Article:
Behaviorism and Baby Albert

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Experiments are very important to move forward in the world of Psychology, and many have been conducted. One famous psychological experiment is "Baby Albert," which involved a baby named Albert, as you may have guessed. This experiment was constructed and conducted by J.B. Watson and one of his graduate students in the 1920s on a young, nine month old child. Their research involved engraining the fear of white rabbits and white rats into poor little Baby Albert. They used the means of loud noises whenever Albert made contact with the white creatures, and through this conditioning fear was instilled in the toddler. He would cry whenever a white object was in close proximity to him. At the end of the investigation, Watson broke off all contact with the child, and made no move to ensure the safety of the child or the repercussions of the experiment; the question of how Baby Albert lived the rest of life shrouded in mystery. Unfortunately, news of his passing at the young age of six was revealed. He died by hydrocephalus, a condition where there is an excess of fluid accumulated in the brain. Despite the bad ending for the little boy's story, J. B. Watson's success flourished, with the establishment of the school of behaviorism being his greatest feat. This branch of psychology is still practiced and studied today.


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Reading about Little Albert was one of the more interesting parts of the book. This experiment would probably not be able to be performed today because it would be considered unethical. Without Little Albert, we would have a lot less knowledge about psychology, and our understanding of psychology could have been set back for years.

Poor Little Albert! The video you included in your blog post made it clear why the experiment is considered unethical today. To actually see how Little Albert reacted when he was scared of the animals was sadder than just reading about his fear of white furry objects. I wonder if he was scared of furry animals for the rest of his life!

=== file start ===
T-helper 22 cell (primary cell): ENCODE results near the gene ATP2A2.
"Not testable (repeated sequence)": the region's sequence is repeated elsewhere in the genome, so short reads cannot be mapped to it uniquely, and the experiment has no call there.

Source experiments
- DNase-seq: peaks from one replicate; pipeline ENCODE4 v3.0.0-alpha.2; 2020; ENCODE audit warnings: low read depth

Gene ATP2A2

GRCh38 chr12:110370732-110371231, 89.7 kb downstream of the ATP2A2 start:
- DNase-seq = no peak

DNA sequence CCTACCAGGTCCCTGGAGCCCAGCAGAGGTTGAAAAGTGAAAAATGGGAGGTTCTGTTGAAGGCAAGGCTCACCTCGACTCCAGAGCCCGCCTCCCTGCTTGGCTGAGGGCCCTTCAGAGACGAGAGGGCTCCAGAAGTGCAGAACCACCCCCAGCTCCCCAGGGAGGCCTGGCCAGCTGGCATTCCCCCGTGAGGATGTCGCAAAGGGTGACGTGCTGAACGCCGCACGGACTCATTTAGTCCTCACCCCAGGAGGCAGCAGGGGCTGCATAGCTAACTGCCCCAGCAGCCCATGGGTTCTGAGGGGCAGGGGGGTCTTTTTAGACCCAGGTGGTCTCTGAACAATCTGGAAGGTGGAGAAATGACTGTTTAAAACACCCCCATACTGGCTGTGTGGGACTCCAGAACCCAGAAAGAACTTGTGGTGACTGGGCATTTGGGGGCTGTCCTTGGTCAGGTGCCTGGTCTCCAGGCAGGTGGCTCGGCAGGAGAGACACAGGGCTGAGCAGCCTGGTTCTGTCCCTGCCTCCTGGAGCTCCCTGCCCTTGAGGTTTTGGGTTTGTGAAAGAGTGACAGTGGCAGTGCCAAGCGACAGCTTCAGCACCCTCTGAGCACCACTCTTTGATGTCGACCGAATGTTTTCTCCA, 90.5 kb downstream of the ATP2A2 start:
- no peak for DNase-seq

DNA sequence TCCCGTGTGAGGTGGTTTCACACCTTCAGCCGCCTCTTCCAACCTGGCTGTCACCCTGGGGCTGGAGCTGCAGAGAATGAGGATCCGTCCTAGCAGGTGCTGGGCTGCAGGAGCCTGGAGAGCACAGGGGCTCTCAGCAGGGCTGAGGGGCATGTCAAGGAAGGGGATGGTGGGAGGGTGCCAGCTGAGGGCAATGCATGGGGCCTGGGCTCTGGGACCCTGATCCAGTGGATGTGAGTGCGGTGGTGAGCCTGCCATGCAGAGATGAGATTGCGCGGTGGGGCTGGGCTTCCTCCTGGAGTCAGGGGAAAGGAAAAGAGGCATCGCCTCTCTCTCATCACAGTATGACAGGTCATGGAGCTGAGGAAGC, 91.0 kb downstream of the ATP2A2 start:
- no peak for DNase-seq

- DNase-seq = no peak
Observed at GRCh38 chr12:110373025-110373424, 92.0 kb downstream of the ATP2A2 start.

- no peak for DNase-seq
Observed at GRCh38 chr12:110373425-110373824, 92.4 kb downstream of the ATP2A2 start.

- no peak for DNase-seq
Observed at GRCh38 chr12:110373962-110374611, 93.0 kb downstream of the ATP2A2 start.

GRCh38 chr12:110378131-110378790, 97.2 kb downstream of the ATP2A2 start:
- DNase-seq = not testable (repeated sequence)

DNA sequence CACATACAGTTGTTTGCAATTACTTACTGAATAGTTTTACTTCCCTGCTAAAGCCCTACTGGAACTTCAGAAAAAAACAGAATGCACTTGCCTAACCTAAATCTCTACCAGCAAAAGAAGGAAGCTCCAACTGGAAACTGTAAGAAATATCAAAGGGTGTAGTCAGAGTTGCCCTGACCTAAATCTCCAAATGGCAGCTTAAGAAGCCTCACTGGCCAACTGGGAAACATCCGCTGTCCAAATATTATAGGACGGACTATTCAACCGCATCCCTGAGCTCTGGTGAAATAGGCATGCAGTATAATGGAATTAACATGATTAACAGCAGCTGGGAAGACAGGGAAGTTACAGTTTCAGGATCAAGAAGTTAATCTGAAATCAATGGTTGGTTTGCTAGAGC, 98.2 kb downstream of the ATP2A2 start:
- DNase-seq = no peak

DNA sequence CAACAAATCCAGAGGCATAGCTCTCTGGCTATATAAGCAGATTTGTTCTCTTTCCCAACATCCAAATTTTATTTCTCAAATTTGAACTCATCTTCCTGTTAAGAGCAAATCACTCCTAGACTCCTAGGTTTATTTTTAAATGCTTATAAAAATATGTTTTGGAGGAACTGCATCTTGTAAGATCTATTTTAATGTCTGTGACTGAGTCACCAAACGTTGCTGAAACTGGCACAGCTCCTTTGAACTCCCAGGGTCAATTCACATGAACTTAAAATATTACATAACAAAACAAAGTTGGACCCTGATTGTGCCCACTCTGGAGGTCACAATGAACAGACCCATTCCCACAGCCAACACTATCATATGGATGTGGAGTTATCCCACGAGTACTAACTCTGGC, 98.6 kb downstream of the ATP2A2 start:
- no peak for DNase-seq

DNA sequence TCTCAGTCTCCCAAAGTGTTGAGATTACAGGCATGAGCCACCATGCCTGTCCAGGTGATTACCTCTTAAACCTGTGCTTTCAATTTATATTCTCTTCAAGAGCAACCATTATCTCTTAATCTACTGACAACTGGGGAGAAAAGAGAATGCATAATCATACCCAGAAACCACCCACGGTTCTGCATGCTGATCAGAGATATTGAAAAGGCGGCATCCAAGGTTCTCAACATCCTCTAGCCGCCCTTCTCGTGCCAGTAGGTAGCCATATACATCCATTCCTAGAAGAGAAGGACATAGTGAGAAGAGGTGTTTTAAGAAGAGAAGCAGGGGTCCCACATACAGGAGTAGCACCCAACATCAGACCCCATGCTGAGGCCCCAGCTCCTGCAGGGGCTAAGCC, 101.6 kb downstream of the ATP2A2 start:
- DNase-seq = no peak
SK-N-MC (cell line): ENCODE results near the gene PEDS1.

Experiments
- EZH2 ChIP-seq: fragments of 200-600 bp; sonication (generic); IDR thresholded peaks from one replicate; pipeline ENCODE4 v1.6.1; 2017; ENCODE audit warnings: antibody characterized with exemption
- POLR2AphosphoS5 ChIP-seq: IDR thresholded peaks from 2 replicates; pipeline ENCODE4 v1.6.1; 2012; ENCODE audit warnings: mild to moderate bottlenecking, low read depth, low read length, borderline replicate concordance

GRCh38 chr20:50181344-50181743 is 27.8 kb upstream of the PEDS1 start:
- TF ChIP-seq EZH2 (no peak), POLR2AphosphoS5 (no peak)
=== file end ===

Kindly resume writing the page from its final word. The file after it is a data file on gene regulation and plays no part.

You mentioned that Little Albert died of hydrocephalus, but in our course book it mentioned that it is uncertain that Little Albert died from that condition. Those that think he died from hydrocephalus also believe that Little Albert had been discovered after the experiment occurred. Other psychologists don't think that Little Albert, nor his cause of death, was ever found.

I agree that reading about Little Albert was an interesting part of the book because it's amazing to see that at such a small child, they can be frightened and scared for the rest of their life, even though they might not remember the event when they are older. I wonder if often my fears are developed my something like this, obviously not so extreme, but my fears derived from something unknown.

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This page contains a single entry by fajar013 published on February 26, 2012 11:09 PM.

Consciousness and Free Will: Real, Fake, or Irrelevant? was the previous entry in this blog.

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